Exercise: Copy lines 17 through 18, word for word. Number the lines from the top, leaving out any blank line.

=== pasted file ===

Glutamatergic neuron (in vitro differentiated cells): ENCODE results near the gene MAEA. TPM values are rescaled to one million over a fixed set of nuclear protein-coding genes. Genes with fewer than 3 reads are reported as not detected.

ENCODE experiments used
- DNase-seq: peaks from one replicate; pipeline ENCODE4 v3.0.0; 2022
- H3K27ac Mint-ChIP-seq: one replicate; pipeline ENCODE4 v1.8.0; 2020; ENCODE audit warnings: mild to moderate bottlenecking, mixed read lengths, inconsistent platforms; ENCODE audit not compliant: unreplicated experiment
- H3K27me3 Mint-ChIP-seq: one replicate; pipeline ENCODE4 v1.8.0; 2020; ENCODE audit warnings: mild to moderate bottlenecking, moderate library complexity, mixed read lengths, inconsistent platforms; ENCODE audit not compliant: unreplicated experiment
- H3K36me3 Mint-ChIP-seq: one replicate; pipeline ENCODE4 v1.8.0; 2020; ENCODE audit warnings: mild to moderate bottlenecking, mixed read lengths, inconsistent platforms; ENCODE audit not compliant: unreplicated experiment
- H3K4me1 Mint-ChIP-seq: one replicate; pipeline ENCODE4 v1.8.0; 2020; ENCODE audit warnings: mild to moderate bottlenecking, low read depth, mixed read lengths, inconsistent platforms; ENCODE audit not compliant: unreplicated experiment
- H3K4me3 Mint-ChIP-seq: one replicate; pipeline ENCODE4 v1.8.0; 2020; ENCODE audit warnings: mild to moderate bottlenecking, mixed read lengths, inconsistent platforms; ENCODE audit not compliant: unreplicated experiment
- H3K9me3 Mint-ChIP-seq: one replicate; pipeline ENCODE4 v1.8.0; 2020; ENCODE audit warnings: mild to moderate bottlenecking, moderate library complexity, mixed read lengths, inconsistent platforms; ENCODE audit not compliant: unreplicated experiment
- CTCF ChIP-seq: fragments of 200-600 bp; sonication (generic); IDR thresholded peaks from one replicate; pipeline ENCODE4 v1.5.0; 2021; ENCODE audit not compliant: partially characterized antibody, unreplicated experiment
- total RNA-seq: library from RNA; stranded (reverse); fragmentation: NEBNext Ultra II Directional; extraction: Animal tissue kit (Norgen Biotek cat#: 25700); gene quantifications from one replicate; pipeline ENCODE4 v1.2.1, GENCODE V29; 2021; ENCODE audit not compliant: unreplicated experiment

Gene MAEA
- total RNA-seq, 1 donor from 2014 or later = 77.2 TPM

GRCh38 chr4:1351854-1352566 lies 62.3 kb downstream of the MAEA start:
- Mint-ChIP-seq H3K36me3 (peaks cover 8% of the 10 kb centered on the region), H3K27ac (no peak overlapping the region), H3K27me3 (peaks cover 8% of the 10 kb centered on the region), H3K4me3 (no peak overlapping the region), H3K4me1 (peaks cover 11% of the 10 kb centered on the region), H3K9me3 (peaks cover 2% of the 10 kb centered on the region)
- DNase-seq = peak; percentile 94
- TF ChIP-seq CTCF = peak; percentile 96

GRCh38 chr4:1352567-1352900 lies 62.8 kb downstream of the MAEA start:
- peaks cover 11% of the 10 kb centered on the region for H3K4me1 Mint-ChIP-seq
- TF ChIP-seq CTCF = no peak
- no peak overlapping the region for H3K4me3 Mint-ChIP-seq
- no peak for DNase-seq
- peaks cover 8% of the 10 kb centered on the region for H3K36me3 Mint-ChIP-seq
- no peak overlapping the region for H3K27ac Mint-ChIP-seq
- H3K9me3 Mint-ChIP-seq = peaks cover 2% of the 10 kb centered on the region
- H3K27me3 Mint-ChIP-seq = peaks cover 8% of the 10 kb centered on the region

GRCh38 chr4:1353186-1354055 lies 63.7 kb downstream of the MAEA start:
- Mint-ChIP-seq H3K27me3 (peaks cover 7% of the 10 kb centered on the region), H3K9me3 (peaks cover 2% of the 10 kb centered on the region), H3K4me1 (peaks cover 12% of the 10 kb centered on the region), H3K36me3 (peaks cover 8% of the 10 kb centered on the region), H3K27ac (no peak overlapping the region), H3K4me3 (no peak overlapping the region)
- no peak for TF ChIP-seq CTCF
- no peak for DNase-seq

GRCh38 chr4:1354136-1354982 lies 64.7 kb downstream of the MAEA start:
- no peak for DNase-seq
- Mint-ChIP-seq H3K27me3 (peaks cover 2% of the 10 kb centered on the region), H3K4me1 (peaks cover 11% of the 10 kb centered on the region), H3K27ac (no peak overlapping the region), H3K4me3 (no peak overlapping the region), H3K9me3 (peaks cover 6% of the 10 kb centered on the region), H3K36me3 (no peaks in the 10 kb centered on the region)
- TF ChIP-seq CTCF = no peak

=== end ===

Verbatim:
- TF ChIP-seq CTCF = peak; percentile 96

GRCh38 chr4:1352567-1352900 lies 62.8 kb downstream of the MAEA start: